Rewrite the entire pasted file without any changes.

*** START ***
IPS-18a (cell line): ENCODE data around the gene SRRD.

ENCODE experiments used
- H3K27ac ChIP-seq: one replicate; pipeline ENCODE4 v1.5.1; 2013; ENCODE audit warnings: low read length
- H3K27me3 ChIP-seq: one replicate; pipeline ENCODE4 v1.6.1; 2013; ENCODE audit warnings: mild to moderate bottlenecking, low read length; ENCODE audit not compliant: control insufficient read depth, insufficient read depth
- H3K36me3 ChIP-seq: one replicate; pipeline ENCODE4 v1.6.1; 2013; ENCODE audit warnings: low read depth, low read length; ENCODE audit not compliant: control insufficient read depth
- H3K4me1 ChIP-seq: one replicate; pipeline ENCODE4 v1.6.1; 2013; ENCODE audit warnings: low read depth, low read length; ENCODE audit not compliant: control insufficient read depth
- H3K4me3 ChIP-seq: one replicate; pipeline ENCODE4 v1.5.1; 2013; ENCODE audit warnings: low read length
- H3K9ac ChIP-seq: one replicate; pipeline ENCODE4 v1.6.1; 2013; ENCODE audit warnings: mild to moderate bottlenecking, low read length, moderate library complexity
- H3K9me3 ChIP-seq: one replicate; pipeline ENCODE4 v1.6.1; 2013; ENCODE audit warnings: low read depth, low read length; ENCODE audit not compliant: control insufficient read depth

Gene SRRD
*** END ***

IPS-18a (cell line): ENCODE data around the gene SRRD.

ENCODE experiments used
- H3K27ac ChIP-seq: one replicate; pipeline ENCODE4 v1.5.1; 2013; ENCODE audit warnings: low read length
- H3K27me3 ChIP-seq: one replicate; pipeline ENCODE4 v1.6.1; 2013; ENCODE audit warnings: mild to moderate bottlenecking, low read length; ENCODE audit not compliant: control insufficient read depth, insufficient read depth
- H3K36me3 ChIP-seq: one replicate; pipeline ENCODE4 v1.6.1; 2013; ENCODE audit warnings: low read depth, low read length; ENCODE audit not compliant: control insufficient read depth
- H3K4me1 ChIP-seq: one replicate; pipeline ENCODE4 v1.6.1; 2013; ENCODE audit warnings: low read depth, low read length; ENCODE audit not compliant: control insufficient read depth
- H3K4me3 ChIP-seq: one replicate; pipeline ENCODE4 v1.5.1; 2013; ENCODE audit warnings: low read length
- H3K9ac ChIP-seq: one replicate; pipeline ENCODE4 v1.6.1; 2013; ENCODE audit warnings: mild to moderate bottlenecking, low read length, moderate library complexity
- H3K9me3 ChIP-seq: one replicate; pipeline ENCODE4 v1.6.1; 2013; ENCODE audit warnings: low read depth, low read length; ENCODE audit not compliant: control insufficient read depth

Gene SRRD